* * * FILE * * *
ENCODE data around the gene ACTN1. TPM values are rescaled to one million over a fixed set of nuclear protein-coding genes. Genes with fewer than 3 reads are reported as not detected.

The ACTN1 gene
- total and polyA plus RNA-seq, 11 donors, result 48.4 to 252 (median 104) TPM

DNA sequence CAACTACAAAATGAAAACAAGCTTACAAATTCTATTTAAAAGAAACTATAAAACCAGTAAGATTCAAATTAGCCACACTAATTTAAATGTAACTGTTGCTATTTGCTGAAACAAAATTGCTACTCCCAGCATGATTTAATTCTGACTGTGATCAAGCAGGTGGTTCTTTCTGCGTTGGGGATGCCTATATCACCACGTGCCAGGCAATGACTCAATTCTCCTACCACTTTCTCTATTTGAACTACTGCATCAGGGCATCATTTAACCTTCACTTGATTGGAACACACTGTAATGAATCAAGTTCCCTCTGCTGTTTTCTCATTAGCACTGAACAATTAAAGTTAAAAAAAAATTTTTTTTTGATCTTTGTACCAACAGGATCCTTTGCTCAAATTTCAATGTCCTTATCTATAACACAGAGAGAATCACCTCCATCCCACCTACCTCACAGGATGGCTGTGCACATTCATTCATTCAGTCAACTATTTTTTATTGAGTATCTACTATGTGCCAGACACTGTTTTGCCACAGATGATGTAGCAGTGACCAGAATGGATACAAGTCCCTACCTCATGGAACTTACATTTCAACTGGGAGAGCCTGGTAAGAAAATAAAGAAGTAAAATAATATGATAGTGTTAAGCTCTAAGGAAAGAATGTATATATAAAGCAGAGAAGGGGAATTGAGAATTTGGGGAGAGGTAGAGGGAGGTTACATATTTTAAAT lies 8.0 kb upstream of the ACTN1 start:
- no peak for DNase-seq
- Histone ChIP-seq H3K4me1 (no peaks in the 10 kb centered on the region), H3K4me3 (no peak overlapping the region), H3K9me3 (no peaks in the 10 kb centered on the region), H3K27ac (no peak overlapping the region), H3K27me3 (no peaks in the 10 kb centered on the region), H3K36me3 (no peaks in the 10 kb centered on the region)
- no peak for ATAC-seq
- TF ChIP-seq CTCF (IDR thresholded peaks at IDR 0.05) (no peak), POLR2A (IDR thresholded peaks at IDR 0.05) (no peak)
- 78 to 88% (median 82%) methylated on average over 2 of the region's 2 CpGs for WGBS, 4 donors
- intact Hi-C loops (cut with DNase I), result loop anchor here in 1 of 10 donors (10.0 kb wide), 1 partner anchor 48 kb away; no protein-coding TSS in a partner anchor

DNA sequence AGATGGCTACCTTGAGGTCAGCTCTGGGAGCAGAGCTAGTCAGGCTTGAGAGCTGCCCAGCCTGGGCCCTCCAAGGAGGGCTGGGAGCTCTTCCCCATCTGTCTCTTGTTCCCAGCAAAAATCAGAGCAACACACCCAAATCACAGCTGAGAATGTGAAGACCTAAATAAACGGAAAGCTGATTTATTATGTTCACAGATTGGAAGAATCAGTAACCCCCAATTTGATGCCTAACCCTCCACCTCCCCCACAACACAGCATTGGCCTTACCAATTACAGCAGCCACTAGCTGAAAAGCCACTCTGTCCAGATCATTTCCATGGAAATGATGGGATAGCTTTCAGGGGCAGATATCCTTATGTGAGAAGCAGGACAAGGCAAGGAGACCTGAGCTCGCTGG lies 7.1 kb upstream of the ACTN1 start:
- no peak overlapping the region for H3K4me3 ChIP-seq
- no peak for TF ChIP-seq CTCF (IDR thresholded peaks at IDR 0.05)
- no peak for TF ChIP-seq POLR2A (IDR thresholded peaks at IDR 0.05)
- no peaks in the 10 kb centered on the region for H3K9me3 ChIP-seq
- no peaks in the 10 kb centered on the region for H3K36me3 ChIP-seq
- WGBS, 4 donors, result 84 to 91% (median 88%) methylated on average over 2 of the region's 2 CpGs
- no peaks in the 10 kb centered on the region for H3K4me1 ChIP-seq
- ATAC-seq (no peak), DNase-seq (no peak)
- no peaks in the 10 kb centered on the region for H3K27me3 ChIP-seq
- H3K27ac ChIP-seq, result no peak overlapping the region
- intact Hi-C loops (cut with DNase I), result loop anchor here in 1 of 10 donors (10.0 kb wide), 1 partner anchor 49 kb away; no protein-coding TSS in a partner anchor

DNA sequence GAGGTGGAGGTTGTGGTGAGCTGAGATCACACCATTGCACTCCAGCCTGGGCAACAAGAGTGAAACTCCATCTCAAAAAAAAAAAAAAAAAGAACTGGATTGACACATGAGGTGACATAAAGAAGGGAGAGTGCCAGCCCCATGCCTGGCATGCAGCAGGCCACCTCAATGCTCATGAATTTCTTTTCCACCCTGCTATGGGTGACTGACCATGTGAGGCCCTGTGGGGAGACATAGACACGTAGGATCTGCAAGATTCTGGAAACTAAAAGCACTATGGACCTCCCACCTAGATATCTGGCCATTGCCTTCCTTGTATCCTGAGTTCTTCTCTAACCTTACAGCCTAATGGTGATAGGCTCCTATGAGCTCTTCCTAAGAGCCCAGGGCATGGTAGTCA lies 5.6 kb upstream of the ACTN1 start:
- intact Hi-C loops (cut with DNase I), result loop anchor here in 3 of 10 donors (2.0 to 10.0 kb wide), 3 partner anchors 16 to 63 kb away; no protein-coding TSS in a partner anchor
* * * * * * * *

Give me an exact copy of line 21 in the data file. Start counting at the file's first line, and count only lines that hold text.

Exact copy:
- H3K27ac ChIP-seq, result no peak overlapping the region